Alas, once again, Paramo rain gear is denied consideration. I can't understand the resistance to it; it fundamentally works differently to all other forms of WPB technology and I'd think people would at least give it a proper try. It's has it's drawbacks... it's heavy and, for some, too warm. Personally I find that it does, by including the pump liner (it doesn't use a membrane of any kind... it works on the physics of the fibers in the liner mechanically pulling water from one side of the fabric to the other...and not chemically, as hydrophobic and hydrophilic fabrics do, though adding the DWR treatment that it is designed for, makes it much more effective) exactly what the fear of hypothermia in wet environments is trying to prevent: keep you warm. If it is too warm to wear a shirt underneath, just remove your under layers and the jacket is soft and pliable enough to wear on it's own. But in most rains that I have walked in, the ambient temperature is either chilly and therefore requires some kind of insulation, under most rain garments, even if it is light, or else it is warm enough to walk without anything waterproof, in which case my movement will generate enough heat to evaporate what moisture my clothes have accumulated.
Maintaining the DWR treatment is an easy thing most of the time... just throw the garment in the washing machine with the Nikwax TX-Direct Wash-In and let the garment dry afterwards (no ironing). Out in the field long term, however, finding a way to get the DWR treatment in, might be a challenge. However, Paramo still work when the DWR treatment is gone... just not as effectively.
This, from http://www.gooutdoors.co.uk/expert-advice/guide-to-waterproofing-:
"Advanced Moisture Management - Paramo
"This is a membrane where the outer layer sheds most of the water. When water penetrates the outer it comes into contact with the “pump liner” or drop liner, which forces any moisture back out of the jacket. The “pump liner” effectively dries faster than it can get wet as the waterproof element is within the lining.
"Paramo works like the fur of an animal whereas conventional waterproofs work more like a sheet of plastic. There are three constituent components: two layers of fabric and a waterproofing agent. The fabric is impregnated with Nikwax TX Direct treatment that leaves a water-repellent finish on each individual fibre so that the outer layer, as well as being fully windproof, will deflect at least 90% of water that hits it.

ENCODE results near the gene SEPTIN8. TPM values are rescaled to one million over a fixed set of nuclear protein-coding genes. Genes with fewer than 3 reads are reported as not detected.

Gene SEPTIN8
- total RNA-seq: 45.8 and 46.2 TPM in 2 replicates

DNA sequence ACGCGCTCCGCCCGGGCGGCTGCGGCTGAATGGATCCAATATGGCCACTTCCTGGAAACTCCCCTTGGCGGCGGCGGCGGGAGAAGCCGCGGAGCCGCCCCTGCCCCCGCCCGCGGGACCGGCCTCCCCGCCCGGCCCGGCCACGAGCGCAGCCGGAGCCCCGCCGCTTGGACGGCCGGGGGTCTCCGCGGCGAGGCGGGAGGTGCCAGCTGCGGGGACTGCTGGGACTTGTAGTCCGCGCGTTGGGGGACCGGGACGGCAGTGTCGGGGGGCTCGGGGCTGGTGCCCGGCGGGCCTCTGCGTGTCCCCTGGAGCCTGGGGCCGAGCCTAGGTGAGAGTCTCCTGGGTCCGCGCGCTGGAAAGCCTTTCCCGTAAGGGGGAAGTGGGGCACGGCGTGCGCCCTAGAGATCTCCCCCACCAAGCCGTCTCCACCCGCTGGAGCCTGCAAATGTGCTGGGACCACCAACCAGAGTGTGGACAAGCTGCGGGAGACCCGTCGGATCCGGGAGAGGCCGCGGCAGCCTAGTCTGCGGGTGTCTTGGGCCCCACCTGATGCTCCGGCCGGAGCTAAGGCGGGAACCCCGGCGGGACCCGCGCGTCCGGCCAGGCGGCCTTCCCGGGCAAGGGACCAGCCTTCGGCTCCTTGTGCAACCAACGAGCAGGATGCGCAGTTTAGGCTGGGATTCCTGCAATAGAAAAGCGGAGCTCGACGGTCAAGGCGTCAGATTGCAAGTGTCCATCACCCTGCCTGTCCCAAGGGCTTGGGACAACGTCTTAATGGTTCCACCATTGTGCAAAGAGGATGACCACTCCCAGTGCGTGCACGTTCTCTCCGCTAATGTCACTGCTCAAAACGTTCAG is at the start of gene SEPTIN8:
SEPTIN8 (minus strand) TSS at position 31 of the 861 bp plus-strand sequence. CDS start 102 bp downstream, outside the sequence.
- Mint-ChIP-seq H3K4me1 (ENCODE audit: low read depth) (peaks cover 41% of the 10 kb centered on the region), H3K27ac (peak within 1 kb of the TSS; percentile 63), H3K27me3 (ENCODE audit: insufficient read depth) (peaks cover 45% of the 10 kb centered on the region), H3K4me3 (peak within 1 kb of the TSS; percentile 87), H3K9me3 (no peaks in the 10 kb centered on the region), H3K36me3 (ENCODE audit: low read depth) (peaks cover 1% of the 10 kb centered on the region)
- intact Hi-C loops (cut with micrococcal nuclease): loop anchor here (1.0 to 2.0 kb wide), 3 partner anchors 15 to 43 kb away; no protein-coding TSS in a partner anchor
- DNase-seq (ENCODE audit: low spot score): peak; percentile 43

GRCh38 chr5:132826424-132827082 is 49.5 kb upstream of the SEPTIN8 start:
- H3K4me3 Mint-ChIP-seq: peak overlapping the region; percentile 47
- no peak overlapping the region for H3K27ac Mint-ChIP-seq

"This unique system of water transfer control, insulation and waterproofing is derived from observations of how an animal’s fur works. The inner layer is a very short-haired fleece which is reversed, so that as water enters the fleece and moves down towards the base of the fibres, it comes under increasing pressure; eventually it cannot get any further and is pushed back up the fibres.
"In addition, the waterproofing treatment causes the garment to treat water directionally, so that any water that hits it is deflected. It also means that any moisture that is created on the inside will be drawn away.
"Advantages of Paramo
"Paramo is extremely breathable: no matter how hard the wearer works, or how much they sweat, body moisture will be moved away. Due to the way it functions, and the type of fabric used, fewer layers of clothing are required underneath. Paramo jackets do not appear to have a finite life: as long as they are periodically reproofed (about every 12 months) by washing with either TX Direct or Granger’s Extreme and then tumble-dried, they will keep on working.
"For comparison, a Gore-Tex or other membrane jacket will have about an eight-year life and a coated jacket five or six years, before they are worn out. Punctures do not harm the material and rips can be easily repaired.
"Disadvantages of Paramo:
"The material is comparatively heavy. It is questionable whether it is sufficiently durable to be recommended for serious mountaineering use. It has no hydrostatic head. When it needs reproofing water can be pushed through the fabric, e.g. by the weight of a rucksack; however the water will disappear soon after the pressure is released."